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Elisabeth Motley


Associate Professor of Dance







Elisabeth Motley (she/her) is a Brooklyn-based choreographer, scholar, and teacher whose work is concerned with disability as a framework for choreography and creative practice. She recently received a 2021-2022 New York State Council on the Arts (NYSCA) Choreography Commission grant, participated in Dance/NYC’s Disability. Dance. Artistry. Residency Program and was featured in Dance Magazine: “How Neurodivergence Informs Elisabeth Motley’s Creations” (2021). Motley was a 2019-2021 Movement Research Artist in Residence, a 2020 Dance/NYC Disability. Dance. Artistry. Dance and Social Justice Fellow and a recipient of the 2018-2019 Fulbright US-UK Scholar Award. She has shared work at Movement Research at Judson, Center for Performance Research, Danspace Project’s DraftWork, Gibney Dance, Jacob’s Pillow Dance Festival, Lower Manhattan Cultural Council, HERE, Festival Oltre Passo – Italy, Springboard Danse Montreal, and The Whitney Museum among others. She was a BAX space grantee and Artist in Residence at Center for Performance Research and Chez Bushwick. Elisabeth has received the Mertz Gilmore Foundation Late Stages Grant (2012, 2013) and Foundation for Contemporary Arts Emergency Grant (2013, 2021). Motley co-conspires with choreographer Kayla Hamilton on Crip Movement Lab: an improvisation-based movement workshop for disabled people and their non-disabled accomplices. She is an Associate Professor of Dance at Marymount Manhattan College and is studying toward a Dance Practice-as-Research Ph.D. at University of Roehampton, focusing on choreography and disability culture studies.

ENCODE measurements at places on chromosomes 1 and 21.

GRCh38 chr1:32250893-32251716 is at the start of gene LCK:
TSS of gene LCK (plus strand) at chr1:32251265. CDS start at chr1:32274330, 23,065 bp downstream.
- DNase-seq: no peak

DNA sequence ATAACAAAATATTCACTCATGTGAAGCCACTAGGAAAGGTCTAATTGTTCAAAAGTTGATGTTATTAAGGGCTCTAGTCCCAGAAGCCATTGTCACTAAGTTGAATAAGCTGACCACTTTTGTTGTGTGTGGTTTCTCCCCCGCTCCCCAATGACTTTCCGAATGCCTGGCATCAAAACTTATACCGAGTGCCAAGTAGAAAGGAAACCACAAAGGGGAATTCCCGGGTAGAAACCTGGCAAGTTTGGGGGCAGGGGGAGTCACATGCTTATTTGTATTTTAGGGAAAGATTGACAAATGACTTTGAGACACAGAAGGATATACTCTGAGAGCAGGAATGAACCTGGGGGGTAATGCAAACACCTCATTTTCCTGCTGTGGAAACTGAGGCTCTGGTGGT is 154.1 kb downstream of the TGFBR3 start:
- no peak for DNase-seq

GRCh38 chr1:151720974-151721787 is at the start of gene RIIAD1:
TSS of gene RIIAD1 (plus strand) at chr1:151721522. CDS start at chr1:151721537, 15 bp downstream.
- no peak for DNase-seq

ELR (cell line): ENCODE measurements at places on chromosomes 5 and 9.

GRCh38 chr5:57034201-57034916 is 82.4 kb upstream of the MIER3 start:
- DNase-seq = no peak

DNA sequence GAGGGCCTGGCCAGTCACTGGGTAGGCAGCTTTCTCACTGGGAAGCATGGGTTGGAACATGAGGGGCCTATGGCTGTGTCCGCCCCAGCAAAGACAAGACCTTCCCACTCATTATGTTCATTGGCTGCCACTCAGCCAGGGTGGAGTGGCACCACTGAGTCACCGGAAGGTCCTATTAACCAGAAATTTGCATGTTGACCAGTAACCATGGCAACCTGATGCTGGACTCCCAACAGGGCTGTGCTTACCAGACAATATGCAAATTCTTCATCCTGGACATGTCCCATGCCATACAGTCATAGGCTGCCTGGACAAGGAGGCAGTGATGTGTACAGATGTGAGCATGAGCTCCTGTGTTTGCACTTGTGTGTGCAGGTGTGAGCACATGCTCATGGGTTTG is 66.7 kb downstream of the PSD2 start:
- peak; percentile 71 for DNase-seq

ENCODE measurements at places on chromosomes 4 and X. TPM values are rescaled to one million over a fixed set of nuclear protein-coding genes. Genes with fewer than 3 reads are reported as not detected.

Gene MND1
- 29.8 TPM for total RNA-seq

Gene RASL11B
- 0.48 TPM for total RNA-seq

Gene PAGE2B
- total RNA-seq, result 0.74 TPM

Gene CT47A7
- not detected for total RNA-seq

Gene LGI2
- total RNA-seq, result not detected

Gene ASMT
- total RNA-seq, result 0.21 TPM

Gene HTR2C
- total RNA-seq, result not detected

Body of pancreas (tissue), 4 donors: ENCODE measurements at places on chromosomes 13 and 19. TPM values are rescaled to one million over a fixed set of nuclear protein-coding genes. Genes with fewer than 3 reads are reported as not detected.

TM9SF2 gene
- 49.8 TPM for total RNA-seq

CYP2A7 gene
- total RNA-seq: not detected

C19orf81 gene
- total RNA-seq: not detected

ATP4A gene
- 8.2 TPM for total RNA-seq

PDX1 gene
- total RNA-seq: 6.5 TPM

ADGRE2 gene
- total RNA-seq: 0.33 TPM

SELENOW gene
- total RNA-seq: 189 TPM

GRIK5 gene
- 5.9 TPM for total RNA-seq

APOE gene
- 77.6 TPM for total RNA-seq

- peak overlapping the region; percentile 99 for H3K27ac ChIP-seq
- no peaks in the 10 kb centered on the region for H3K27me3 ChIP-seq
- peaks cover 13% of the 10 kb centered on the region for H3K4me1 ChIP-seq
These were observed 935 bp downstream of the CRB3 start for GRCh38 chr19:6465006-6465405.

B.F.A.,  the Juilliard School

M.F.A. Interdisciplinary Arts, Goddard College

Recent Work

Currently, her choreographic practice explores an authorship of both music and movement. As part of her performance, Motley hones the skill of synthesizing disparate mediums, and moves toward a necessity to create and embody sound. Her practice includes the use of looping tools and midi machine, creating voice and sound scores. As part of her process Motley researches and identifies objects, voice, language, and dance that can be used as sound and choreography.


Carson Hall, Room 508